Since plant foliage usually doesn't come in this hue, even for the namesake plant itself, and this is the first time lavender came out of winter looking alive, I didn't know if it was old growth I should prune or evergreen growth I should leave alone, so I looked up lavender care online.

There are conflicting opinions about the correct way to prune a lavender shrub, some say you should prune it after it blooms, to keep the plant bushy and compact, others that it is slow to put out new growth and trimming leafless branches sets it back and doesn't allow it to thrive.

I'm going to use my own rule of thumb, which is: if you don't know how and when to prune a plant, don't improvise. Lavender made it through millenia of evolution all by itself, I'm sure it will be just fine without my help, even if it might grow a little leggy.

I'm so excited to have perennial lavender in the herb garden, this must be the English variety, the more resilient one. The lemon balm, chamomile and thyme are also alive and well, it looks like a good maintenance regimen is all that's needed.

Today the breeze felt balmy and tropical and it carried a delicate unidentifiable fragrance. I don't want the vegetation to struggle under winter debris, so I'll speed up the cleaning schedule, spring can sweep in so suddenly.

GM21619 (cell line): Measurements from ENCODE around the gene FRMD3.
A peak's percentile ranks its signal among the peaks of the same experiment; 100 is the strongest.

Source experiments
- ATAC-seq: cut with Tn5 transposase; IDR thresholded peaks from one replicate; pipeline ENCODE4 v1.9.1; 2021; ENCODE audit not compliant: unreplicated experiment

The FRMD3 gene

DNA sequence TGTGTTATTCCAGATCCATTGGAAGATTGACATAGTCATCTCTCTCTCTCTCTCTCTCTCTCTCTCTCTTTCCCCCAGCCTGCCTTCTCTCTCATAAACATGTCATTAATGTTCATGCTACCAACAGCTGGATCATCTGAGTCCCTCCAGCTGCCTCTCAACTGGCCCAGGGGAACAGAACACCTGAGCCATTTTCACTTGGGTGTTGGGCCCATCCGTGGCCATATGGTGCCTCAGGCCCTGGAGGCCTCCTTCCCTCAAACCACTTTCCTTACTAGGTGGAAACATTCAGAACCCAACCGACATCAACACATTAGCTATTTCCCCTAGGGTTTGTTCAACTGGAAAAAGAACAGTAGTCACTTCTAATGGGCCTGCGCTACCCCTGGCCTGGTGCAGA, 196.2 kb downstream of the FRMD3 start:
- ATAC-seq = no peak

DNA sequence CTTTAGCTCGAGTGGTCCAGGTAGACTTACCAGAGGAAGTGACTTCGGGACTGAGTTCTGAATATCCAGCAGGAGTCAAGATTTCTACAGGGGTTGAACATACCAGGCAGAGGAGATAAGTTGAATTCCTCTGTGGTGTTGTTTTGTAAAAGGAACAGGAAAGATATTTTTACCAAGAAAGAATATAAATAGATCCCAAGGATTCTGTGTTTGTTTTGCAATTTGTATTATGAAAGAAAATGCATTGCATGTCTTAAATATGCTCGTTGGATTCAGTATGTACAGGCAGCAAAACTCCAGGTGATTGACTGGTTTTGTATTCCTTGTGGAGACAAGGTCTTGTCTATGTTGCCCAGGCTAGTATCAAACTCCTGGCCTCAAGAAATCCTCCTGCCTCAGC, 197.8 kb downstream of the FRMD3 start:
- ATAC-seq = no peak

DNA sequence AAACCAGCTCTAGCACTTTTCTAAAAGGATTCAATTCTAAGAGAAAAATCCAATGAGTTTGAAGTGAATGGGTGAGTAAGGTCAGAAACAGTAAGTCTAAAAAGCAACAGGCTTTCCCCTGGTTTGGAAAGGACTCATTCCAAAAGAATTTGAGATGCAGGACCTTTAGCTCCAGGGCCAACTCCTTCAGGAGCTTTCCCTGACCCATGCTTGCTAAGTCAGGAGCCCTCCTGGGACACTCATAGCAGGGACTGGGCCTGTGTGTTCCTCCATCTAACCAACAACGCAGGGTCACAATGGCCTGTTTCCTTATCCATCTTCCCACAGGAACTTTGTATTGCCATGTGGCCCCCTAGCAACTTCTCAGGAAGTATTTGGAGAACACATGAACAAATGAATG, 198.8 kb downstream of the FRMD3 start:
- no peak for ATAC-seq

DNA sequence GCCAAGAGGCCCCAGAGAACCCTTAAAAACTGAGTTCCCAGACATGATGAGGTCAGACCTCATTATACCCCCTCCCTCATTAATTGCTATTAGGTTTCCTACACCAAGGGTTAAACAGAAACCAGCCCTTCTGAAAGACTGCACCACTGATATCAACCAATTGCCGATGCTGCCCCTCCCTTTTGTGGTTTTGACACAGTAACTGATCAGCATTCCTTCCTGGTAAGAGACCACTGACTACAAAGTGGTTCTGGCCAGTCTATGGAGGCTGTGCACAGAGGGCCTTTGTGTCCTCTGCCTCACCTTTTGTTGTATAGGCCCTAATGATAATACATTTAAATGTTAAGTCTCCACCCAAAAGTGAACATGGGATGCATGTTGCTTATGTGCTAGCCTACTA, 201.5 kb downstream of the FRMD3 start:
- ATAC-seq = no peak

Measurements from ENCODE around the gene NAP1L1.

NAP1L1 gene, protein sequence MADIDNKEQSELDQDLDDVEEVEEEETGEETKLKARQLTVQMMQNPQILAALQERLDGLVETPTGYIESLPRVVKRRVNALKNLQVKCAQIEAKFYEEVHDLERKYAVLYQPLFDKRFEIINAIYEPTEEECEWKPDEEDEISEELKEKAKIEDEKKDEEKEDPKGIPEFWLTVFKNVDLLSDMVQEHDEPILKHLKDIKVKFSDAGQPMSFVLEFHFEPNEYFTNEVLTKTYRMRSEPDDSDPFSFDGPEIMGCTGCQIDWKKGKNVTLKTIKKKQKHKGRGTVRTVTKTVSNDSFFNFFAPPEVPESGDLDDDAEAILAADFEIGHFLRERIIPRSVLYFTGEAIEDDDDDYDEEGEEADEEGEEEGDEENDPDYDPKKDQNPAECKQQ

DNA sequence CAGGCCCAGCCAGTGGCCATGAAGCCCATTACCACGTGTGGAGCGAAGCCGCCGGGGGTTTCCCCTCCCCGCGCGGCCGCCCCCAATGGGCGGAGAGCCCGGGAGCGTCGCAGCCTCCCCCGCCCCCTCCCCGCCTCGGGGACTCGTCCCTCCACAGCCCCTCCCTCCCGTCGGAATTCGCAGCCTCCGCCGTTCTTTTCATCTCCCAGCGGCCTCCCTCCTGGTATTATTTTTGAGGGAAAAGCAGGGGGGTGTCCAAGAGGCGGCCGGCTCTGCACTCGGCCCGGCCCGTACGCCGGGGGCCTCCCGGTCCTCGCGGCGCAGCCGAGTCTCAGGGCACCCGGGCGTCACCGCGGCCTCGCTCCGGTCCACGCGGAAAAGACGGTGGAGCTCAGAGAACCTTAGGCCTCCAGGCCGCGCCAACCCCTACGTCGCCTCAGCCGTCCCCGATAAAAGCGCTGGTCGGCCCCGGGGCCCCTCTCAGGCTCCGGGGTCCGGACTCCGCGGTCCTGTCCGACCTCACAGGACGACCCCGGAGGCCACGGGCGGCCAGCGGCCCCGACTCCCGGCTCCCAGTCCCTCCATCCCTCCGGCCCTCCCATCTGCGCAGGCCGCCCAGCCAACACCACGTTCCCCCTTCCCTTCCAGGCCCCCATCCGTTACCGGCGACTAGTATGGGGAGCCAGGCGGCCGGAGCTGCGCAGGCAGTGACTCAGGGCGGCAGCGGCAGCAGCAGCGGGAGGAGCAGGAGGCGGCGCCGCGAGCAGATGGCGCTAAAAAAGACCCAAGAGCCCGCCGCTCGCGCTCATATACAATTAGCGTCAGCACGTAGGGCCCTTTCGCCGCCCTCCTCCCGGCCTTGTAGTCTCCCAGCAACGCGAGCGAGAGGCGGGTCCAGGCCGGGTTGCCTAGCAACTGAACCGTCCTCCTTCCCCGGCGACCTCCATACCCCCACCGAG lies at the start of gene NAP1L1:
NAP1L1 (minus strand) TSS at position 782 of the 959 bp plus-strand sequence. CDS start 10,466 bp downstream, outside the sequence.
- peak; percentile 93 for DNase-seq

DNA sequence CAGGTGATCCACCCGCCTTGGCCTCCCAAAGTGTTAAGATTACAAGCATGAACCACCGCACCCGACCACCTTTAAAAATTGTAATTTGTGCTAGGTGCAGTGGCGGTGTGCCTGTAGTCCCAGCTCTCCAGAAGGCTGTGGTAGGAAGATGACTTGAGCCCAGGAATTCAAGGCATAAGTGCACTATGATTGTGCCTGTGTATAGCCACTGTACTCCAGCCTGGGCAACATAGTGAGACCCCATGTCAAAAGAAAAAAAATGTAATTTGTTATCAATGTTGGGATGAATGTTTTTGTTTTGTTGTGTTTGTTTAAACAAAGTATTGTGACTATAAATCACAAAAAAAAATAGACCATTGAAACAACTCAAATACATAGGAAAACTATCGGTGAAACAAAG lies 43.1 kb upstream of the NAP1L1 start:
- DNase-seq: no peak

Author's Bio: 

Main Areas: Garden Writing; Sustainable Gardening; Homegrown Harvest
Published Books: “Terra Two”; “Generations”; "The Plant - A Steampunk Story"; "Letters to Lelia"; "Fair"; "Door Number Eight"
Career Focus: Author; Consummate Gardener;
Affiliation: All Year Garden; The Weekly Gardener; Francis Rosenfeld's Blog

I started blogging in 2010, to share the joy of growing all things green and the beauty of the garden through the seasons. Two garden blogs were born: allyeargarden.com and theweeklygardener.com, a periodical that followed it one year later. I wanted to assemble an informal compendium of the things I learned from my grandfather, wonderful books, educational websites, and my own experience, in the hope that other people might use it in their own gardening practice.